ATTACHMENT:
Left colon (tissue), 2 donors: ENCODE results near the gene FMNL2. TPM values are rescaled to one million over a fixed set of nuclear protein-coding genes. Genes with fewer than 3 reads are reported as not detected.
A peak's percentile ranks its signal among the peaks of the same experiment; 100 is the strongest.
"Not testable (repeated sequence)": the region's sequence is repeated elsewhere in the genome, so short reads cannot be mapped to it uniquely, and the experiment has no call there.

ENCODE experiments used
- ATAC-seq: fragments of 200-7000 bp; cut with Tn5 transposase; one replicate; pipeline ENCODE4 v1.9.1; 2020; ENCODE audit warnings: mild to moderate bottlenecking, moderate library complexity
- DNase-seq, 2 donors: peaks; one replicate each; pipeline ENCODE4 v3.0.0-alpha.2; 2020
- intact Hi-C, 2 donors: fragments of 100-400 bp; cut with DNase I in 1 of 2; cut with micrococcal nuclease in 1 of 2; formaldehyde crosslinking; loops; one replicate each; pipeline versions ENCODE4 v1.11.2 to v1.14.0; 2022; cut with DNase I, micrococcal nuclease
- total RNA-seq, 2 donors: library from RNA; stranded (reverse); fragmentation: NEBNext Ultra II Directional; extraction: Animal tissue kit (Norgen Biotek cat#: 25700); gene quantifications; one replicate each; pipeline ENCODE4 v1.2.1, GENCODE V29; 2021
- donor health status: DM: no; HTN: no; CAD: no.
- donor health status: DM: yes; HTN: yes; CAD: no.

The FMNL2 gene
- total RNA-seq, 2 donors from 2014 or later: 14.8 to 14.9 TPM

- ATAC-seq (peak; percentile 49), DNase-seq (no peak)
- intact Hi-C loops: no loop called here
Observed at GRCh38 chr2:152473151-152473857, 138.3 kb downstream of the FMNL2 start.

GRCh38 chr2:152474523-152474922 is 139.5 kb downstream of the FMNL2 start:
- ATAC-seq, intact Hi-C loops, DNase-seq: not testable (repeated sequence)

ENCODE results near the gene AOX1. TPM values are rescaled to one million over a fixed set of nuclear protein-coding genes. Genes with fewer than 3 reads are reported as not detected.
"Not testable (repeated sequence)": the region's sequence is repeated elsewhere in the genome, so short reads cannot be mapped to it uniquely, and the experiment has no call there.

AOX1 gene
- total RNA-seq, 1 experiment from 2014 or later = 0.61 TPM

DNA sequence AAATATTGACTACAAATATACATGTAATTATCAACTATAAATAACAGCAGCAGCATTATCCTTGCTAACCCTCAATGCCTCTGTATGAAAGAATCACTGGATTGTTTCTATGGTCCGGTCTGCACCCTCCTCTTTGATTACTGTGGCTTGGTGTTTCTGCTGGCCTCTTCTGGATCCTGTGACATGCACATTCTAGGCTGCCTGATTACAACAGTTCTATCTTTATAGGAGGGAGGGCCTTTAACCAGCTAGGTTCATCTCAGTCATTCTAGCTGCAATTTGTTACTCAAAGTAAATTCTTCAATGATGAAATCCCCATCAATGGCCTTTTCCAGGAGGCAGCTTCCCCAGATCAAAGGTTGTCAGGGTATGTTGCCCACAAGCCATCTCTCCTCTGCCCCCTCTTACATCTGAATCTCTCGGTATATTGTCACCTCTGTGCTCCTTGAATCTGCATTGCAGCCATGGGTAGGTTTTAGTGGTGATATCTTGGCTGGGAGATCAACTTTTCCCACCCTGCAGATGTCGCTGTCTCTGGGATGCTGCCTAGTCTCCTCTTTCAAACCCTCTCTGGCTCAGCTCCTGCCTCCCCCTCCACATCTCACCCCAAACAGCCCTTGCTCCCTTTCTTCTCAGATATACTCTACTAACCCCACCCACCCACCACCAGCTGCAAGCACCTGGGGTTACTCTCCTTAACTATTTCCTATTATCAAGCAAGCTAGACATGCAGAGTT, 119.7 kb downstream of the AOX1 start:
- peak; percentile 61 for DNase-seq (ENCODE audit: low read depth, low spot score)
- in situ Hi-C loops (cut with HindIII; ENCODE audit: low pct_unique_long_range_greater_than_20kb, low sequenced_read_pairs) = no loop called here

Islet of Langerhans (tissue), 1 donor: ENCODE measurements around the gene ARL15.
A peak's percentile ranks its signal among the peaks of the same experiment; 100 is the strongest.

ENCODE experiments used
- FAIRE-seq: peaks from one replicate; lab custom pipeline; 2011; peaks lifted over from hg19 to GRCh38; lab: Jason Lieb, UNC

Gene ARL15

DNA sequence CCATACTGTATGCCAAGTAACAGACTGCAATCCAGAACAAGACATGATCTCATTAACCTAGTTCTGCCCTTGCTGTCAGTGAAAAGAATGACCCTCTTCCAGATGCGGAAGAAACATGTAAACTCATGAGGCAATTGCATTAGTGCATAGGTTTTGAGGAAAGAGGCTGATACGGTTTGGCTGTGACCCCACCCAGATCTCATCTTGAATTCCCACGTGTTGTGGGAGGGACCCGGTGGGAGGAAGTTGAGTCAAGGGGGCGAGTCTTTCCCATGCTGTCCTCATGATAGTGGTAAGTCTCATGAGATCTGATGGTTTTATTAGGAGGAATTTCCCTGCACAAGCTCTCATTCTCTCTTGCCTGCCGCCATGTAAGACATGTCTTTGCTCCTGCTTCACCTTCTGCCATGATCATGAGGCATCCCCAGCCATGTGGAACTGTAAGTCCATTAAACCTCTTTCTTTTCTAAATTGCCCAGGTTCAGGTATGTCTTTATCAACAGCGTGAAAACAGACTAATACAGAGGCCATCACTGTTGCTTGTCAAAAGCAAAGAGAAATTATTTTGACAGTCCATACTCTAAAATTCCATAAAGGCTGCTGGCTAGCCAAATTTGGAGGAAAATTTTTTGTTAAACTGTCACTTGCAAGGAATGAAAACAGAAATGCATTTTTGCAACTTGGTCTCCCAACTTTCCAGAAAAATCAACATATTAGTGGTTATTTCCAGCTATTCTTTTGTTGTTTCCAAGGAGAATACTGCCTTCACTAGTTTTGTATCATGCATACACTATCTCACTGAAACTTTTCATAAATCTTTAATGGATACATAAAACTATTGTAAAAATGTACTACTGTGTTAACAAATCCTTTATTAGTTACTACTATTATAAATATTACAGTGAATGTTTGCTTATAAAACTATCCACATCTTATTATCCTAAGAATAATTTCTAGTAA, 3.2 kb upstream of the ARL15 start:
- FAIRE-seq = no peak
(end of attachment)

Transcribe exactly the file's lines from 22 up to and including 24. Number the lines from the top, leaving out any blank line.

DNA sequence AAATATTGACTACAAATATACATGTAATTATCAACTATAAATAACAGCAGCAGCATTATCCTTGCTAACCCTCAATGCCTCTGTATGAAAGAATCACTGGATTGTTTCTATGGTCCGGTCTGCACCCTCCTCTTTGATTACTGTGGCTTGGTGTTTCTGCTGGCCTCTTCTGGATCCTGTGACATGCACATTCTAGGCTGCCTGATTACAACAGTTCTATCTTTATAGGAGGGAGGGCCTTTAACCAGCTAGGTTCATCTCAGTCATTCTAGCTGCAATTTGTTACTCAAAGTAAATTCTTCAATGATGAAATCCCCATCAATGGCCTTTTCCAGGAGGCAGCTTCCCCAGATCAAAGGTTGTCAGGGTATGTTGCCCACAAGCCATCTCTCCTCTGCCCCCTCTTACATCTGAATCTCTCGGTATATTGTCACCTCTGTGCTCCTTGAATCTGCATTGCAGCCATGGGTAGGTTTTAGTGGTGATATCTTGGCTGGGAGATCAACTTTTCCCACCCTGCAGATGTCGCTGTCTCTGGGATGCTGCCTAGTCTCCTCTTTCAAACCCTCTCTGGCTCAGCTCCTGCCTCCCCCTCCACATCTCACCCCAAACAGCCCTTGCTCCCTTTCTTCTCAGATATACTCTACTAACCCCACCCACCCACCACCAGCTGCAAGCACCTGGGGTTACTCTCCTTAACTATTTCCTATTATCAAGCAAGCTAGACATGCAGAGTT, 119.7 kb downstream of the AOX1 start:
- peak; percentile 61 for DNase-seq (ENCODE audit: low read depth, low spot score)
- in situ Hi-C loops (cut with HindIII; ENCODE audit: low pct_unique_long_range_greater_than_20kb, low sequenced_read_pairs) = no loop called here